Is It Wrong for Old People to Receive Blood Infusions From Teenagers?

Parabiosis may be bunco, but I'm happy to let rich people pay to find out.


Parabiosis, a nascent and unproven medical procedure that involves transfusing the blood of young people into the bodies of older people, is in the news once again.

CNBC reports that for $8,000, a startup called Ambrosia will transfuse blood from donors under the age of 25 to buyers over the age of 35.

And once again, folks are reacting with astounding contempt. You can take a look at the outrage here. In a nutshell: This is exploitation. This is vampirism. This is a profound misuse of money. This is where capitalism takes us.

We don't yet know if parabiosis reverses or even slows aging. Reason's Ron Bailey has chronicled the practice since it first popped up on his life-extension radar, after studies found that connecting the circulatory system of a young mouse to that of an old mouse "stimulates the worn-out stem cells in old mice to start proliferating again to repair damaged tissues." (Researchers are also studying the effects of umbilical cord blood plasma as a substitute for the blood of 20-somethings.)

Like Ron, I think this is fascinating and exciting science, even if it turns out to be the 21st century analog to Charles-Édouard Brown-Séquard's experiments with the macerated testicles of guinea pigs and dogs. An elderly Brown-Séquard injected said concoction into his own body thinking it would make him stronger.

His methods were sloppy and wrong, but his underlying assumption—that certain glands within the body secreted critical chemicals—were correct. Reviled across Europe and the U.S. in the late 1800s, his experiments nevertheless helped pave the way for treatments for hypothyroidism, Type I diabetes, and Addison's disease.

More than a century later, you'd think we'd be a little more tolerant of the circuitous routes that researchers take from hunch to value creation. Have you seen the Wright Brothers' first crack at a plane? It sucked. And yet, people are freaking out about parabiosis for reasons that don't stand up to scrutiny.

The blood Ambrosia uses comes from blood banks, which have always sold blood to cover their operating expenses. That means Ambrosia, and its customers, are helping offset the costs of collecting the blood that goes to people who will die without it.

The donors who provide the blood certainly aren't any worse off: According to the Red Cross, "plasma from your donation is replaced within about 24 hours. Red cells need about four to six weeks for complete replacement." I see nothing in the organization's FAQ that suggests a worse outcome for the donor if the recipient is a tech bro rather than a gunshot victim.

Might this be bad for the people buying the blood? Perhaps. Though if it's a problem for healthy people to receive vetted blood transfusions, I can't imagine it's any better for people whose immune systems have been compromised by the trauma of an accident or surgery. It is certainly not the most dangerous thing for which one can pay $8,000. (My entry would be this year's Yamaha SCR 950. Mama mia!)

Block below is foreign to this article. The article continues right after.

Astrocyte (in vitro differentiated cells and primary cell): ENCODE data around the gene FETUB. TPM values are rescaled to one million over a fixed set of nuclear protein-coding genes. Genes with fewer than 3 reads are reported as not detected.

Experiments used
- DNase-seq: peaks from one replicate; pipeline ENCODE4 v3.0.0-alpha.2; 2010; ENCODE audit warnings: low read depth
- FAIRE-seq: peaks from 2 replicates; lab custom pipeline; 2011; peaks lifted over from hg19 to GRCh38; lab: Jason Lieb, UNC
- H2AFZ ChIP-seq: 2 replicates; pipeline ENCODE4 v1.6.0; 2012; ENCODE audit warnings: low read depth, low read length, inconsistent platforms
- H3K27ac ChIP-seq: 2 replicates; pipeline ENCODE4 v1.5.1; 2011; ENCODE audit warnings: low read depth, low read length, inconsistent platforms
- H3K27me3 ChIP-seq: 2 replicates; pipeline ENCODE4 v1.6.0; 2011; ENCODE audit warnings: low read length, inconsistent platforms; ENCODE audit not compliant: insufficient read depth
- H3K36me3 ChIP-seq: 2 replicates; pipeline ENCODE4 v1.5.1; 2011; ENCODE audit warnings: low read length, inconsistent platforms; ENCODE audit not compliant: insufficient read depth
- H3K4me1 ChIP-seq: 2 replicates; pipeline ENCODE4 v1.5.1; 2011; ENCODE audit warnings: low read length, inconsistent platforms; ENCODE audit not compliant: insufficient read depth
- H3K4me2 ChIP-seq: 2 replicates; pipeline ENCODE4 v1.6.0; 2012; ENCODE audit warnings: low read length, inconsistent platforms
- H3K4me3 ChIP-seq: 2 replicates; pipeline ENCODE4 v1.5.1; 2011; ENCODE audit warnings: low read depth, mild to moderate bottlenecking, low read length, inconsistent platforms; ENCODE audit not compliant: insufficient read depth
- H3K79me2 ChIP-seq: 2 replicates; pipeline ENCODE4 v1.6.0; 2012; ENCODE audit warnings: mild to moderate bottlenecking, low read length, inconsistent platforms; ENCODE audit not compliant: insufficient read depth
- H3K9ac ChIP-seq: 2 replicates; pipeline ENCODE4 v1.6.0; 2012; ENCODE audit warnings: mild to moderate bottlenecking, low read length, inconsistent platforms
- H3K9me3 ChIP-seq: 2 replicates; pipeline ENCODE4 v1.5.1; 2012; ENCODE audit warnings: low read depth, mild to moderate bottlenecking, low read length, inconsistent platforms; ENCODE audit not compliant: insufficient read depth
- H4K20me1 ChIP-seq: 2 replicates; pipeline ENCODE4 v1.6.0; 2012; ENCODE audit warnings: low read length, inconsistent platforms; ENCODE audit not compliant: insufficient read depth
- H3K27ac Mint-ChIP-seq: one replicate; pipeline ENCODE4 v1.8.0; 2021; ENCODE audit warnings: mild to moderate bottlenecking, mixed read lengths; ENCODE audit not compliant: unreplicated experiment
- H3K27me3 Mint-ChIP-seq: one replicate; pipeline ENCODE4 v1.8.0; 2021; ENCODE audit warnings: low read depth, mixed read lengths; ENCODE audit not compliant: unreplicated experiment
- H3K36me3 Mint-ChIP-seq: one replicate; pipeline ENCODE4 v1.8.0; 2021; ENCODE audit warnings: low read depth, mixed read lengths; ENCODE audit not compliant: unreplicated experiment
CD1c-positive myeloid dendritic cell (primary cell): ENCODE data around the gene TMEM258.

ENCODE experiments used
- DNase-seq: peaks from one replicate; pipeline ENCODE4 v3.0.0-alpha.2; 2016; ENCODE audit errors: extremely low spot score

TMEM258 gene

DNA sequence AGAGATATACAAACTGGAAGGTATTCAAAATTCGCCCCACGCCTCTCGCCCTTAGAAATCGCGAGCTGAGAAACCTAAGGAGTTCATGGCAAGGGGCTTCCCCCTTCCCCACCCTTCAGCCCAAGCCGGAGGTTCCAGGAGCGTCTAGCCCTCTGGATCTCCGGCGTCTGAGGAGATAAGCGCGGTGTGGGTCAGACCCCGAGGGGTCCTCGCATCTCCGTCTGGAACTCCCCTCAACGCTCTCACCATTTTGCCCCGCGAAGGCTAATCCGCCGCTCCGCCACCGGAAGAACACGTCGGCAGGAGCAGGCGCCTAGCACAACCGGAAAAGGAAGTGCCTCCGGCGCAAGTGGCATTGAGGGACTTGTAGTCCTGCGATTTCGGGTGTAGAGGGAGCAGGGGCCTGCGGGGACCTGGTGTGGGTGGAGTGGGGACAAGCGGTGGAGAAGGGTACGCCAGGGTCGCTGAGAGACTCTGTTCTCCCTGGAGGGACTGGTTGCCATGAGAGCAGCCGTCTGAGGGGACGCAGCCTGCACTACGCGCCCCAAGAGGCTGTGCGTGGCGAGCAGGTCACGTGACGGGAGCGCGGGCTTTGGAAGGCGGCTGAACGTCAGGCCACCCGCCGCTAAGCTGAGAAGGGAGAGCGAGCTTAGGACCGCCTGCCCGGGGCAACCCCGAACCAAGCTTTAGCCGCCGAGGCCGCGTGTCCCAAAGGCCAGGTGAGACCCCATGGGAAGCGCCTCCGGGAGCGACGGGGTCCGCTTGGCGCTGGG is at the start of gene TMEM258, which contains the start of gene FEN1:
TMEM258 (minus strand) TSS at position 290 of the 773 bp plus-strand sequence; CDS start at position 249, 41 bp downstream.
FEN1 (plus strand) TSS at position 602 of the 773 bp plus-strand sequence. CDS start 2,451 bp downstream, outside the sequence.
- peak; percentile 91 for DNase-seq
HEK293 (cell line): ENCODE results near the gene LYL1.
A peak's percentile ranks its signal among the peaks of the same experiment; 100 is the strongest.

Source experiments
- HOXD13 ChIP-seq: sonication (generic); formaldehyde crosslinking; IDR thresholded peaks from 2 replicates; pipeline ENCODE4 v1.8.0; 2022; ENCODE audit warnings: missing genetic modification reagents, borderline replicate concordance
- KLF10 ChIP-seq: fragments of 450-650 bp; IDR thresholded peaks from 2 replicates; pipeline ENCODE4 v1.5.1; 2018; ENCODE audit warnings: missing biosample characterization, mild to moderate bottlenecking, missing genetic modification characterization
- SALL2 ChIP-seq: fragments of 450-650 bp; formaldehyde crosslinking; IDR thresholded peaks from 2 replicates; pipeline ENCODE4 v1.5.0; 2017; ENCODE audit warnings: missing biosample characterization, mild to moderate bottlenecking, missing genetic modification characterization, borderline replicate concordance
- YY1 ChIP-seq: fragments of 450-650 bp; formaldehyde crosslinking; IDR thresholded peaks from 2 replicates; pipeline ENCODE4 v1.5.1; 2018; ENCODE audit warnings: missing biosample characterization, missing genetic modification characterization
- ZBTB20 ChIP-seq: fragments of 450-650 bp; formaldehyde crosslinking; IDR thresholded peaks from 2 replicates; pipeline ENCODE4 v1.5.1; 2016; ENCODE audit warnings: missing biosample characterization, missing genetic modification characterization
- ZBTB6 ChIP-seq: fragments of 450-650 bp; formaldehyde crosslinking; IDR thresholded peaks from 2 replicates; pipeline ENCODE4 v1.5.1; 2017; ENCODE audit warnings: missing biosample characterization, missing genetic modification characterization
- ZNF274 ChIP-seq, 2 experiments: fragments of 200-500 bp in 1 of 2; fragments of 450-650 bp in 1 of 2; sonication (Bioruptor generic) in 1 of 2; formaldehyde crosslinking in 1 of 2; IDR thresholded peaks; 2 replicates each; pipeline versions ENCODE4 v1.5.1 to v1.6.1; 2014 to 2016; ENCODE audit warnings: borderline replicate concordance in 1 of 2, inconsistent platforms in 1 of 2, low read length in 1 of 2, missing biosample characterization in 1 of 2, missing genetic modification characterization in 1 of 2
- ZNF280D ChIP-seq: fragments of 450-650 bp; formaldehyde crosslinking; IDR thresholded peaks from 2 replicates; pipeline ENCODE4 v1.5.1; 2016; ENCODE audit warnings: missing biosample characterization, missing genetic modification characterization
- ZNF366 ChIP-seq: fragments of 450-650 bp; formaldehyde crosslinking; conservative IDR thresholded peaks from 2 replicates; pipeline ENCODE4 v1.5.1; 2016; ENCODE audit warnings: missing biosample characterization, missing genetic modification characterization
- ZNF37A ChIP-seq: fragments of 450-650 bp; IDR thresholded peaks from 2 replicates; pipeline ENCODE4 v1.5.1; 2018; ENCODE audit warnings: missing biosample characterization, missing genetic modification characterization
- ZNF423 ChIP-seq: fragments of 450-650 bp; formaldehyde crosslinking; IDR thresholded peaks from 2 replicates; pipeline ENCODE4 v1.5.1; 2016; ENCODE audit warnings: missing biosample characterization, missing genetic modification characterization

Is it a scam to pay $8,000 for something that may have absolutely no effect on quality or length of life? I suspect if you have $8,000 to spend on this (it's not covered by insurance, obviously), you are also capable of conducting a cost-benefit analysis of an unproven, exploratory treatment. I don't care for Thiel, but I'm also not worried about him going broke buying blood.

Is it bad that rich people in Silicon Valley are spending money on this, when so many people with much less money are suffering from ailments more real and troubling than the prospect of not living to 120? That, I think, is what really drives people to say awful things about it.

Last year, Inc. magazine reported that "if there's one thing that excites Peter Thiel"—Silicon Valley's most prominent supervillain—"it's the prospect of having younger people's blood transfused into his own veins." A lot of people loathe Thiel, for some very good reasons. A few weeks back on HBO's Silicon Valley, that show's most prominent villain, insanely wealthy Hooli founder Gavin Belson, was seen receiving a transfusion from a beautiful young lad, whom the show's nominal hero refers to as a "blood boy." Belson, played by Matt Ross, once threw a sloth down a flight of stairs. He is the epitome of unlikeable.

And so parabiosis has become a stand-in for the things villainous rich people can buy that the rest of us can't. It's right up there with bigger houses, hired help, immunity from prosecution, gaudy weddings, and entire elections (you'd think we'd be happier when they can't buy those).

If parabiosis is bunko, then the people who'd prefer to control how rich people spend their money should rejoice. Rich people are going to do with their money what they want (because they always have); and in this scenario, they're wasting it.

But if rich people paying for parabiosis leads to some valuable insights about improving quality of life in old age, then please consider ordering the humble pie for dessert. Age-related disorders are pressing right now, and will become more so as we journey into a future in which humans live longer, but not necessarily better, lives.

There are nearly a billion humans over the age of 60 on the planet today. There will be more than two billion of them by 2050. I hope to still be around then. I'm sure many critics of parabiosis hope to as well. If the tech bros of Silicon Valley want to offer up their bodies and their money in hopes of making that possible, why would any of us discourage them?